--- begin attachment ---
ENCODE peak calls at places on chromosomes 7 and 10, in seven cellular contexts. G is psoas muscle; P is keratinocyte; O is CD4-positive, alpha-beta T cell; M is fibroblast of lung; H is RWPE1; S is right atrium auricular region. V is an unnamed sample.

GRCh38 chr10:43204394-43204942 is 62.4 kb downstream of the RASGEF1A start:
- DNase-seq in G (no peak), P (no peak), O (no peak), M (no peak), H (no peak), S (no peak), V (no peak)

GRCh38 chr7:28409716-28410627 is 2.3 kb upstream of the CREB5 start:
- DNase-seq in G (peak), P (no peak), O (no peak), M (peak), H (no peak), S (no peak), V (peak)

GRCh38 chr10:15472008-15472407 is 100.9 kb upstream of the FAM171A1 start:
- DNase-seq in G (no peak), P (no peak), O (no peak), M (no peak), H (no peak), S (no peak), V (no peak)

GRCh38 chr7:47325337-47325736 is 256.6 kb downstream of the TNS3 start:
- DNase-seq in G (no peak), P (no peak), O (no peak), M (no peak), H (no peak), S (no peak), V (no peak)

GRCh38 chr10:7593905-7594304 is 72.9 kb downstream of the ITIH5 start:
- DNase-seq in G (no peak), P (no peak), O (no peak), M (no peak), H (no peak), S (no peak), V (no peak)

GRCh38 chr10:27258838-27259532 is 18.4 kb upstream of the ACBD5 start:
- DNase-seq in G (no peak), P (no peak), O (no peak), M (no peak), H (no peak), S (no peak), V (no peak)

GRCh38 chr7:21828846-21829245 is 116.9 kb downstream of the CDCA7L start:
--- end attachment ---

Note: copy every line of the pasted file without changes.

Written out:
ENCODE peak calls at places on chromosomes 7 and 10, in seven cellular contexts. G is psoas muscle; P is keratinocyte; O is CD4-positive, alpha-beta T cell; M is fibroblast of lung; H is RWPE1; S is right atrium auricular region. V is an unnamed sample.

GRCh38 chr10:43204394-43204942 is 62.4 kb downstream of the RASGEF1A start:
- DNase-seq in G (no peak), P (no peak), O (no peak), M (no peak), H (no peak), S (no peak), V (no peak)

GRCh38 chr7:28409716-28410627 is 2.3 kb upstream of the CREB5 start:
- DNase-seq in G (peak), P (no peak), O (no peak), M (peak), H (no peak), S (no peak), V (peak)

GRCh38 chr10:15472008-15472407 is 100.9 kb upstream of the FAM171A1 start:
- DNase-seq in G (no peak), P (no peak), O (no peak), M (no peak), H (no peak), S (no peak), V (no peak)

GRCh38 chr7:47325337-47325736 is 256.6 kb downstream of the TNS3 start:
- DNase-seq in G (no peak), P (no peak), O (no peak), M (no peak), H (no peak), S (no peak), V (no peak)

GRCh38 chr10:7593905-7594304 is 72.9 kb downstream of the ITIH5 start:
- DNase-seq in G (no peak), P (no peak), O (no peak), M (no peak), H (no peak), S (no peak), V (no peak)

GRCh38 chr10:27258838-27259532 is 18.4 kb upstream of the ACBD5 start:
- DNase-seq in G (no peak), P (no peak), O (no peak), M (no peak), H (no peak), S (no peak), V (no peak)

GRCh38 chr7:21828846-21829245 is 116.9 kb downstream of the CDCA7L start: